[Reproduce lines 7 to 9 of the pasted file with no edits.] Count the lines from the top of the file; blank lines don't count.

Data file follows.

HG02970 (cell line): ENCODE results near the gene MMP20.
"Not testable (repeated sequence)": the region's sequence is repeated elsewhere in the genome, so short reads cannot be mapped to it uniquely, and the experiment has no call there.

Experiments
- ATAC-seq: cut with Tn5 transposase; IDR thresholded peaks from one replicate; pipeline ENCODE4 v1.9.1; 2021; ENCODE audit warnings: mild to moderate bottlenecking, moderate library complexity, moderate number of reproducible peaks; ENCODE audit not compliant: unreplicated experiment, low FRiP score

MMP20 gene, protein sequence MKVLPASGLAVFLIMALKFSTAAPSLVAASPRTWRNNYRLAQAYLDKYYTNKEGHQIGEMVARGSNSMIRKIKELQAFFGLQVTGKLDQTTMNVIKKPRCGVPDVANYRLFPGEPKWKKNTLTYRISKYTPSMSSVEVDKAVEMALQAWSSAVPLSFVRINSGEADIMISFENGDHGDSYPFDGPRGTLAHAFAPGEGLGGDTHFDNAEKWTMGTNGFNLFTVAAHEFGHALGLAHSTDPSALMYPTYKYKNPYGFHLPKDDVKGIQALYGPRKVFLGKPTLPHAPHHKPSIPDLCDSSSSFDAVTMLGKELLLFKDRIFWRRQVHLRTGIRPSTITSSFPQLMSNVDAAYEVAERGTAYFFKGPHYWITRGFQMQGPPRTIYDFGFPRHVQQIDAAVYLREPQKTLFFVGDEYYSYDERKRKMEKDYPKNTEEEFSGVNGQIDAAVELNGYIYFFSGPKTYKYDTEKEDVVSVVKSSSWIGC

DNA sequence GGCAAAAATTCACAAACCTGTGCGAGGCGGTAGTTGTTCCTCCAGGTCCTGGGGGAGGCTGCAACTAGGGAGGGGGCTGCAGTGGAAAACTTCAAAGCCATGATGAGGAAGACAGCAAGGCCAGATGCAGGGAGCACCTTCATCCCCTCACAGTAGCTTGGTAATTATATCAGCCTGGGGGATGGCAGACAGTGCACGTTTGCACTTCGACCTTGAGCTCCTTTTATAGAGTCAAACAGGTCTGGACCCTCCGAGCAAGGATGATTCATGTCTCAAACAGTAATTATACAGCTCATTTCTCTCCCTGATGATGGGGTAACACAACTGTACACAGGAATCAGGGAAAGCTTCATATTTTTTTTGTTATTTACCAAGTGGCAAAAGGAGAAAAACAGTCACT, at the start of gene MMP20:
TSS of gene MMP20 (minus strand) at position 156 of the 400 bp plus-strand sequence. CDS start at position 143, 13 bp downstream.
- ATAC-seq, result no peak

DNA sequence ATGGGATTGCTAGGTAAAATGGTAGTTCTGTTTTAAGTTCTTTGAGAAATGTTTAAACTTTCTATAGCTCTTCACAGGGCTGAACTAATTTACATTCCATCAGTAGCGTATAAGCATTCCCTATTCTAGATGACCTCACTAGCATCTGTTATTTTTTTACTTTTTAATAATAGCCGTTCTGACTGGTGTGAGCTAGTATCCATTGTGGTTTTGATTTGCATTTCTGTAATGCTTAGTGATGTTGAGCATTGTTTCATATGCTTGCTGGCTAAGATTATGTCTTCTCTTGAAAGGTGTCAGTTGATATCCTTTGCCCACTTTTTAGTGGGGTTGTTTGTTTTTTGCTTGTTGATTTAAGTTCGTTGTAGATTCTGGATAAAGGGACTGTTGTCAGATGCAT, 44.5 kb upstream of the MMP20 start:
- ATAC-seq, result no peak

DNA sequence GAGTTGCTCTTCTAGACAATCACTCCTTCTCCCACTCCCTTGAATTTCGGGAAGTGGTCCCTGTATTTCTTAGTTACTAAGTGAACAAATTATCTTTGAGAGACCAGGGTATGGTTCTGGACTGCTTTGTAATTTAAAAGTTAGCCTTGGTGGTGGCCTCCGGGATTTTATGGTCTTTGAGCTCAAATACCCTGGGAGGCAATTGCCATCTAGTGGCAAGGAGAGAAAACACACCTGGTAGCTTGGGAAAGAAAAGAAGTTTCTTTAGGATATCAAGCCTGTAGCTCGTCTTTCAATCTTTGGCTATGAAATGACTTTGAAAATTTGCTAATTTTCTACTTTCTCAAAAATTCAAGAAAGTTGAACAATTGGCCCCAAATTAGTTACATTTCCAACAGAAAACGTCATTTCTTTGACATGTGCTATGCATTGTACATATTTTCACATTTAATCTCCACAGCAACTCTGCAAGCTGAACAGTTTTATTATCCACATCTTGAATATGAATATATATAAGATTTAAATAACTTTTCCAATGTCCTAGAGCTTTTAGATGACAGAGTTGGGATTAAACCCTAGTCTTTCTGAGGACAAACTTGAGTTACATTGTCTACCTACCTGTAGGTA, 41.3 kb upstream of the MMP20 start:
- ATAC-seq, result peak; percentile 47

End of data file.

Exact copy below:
TSS of gene MMP20 (minus strand) at position 156 of the 400 bp plus-strand sequence. CDS start at position 143, 13 bp downstream.
- ATAC-seq, result no peak

DNA sequence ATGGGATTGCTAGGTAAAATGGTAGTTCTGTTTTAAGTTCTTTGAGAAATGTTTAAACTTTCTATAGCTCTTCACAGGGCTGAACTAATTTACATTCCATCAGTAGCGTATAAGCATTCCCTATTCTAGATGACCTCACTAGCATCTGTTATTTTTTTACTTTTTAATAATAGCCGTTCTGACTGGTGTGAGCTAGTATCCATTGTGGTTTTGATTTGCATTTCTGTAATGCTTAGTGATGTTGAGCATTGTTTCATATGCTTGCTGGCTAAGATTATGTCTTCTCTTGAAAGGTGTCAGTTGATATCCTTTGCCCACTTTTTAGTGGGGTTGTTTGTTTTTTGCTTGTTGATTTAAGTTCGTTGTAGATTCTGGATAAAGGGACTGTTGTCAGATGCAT, 44.5 kb upstream of the MMP20 start: